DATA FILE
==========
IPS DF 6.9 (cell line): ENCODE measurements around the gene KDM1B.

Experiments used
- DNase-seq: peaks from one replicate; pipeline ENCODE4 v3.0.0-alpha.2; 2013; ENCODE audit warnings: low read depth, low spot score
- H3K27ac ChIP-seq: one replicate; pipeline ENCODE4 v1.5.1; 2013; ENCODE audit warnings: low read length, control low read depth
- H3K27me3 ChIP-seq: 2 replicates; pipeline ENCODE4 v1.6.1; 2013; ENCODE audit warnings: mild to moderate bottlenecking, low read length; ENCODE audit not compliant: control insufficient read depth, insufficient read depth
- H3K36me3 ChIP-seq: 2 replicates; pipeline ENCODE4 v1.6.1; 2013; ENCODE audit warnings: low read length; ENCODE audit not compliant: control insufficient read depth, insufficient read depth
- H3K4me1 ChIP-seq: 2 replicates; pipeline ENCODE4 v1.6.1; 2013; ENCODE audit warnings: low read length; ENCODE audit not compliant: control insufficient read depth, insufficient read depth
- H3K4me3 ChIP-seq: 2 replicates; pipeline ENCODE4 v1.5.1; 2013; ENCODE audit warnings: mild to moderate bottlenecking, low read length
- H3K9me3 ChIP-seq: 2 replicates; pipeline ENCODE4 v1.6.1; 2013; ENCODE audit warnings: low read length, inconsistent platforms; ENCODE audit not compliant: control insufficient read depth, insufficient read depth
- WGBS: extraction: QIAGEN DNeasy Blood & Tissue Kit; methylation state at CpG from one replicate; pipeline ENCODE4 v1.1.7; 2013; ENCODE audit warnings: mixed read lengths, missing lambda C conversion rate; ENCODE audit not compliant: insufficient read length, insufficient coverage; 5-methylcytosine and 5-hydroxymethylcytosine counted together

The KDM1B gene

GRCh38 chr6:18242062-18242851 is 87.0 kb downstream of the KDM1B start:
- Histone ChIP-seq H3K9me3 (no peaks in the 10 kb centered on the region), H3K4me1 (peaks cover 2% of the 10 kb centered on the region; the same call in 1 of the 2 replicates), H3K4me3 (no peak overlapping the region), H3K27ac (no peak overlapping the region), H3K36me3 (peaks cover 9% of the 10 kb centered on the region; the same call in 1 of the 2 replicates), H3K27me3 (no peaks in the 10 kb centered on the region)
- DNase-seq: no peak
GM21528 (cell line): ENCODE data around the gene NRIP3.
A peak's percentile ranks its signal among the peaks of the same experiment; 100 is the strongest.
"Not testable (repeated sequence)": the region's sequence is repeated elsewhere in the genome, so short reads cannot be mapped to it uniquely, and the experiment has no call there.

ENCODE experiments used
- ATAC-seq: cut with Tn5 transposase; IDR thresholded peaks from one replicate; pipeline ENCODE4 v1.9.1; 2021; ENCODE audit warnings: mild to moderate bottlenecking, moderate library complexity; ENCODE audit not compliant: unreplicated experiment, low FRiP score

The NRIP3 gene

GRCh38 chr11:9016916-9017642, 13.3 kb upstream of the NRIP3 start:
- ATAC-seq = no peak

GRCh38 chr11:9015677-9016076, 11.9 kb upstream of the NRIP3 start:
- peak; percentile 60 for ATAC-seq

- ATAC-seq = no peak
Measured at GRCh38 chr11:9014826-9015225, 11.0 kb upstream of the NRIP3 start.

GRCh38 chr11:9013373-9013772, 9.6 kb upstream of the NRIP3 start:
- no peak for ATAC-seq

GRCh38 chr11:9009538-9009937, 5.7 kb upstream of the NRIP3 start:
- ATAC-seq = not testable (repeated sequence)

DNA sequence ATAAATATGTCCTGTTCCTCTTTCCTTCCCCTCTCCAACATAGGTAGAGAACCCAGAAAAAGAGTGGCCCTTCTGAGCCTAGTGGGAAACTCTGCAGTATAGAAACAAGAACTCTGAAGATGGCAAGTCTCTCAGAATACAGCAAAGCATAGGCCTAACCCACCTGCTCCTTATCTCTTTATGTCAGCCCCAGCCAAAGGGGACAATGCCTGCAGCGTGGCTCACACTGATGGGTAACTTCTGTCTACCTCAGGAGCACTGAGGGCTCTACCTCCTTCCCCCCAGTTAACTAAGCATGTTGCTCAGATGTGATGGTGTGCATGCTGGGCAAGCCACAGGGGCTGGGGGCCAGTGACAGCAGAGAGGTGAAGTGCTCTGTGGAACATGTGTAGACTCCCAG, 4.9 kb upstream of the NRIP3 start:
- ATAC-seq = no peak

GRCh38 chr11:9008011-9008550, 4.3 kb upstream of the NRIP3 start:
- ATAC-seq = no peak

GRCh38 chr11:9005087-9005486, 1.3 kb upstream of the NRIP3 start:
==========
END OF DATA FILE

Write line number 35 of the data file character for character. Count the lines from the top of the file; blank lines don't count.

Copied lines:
GRCh38 chr11:9005087-9005486, 1.3 kb upstream of the NRIP3 start: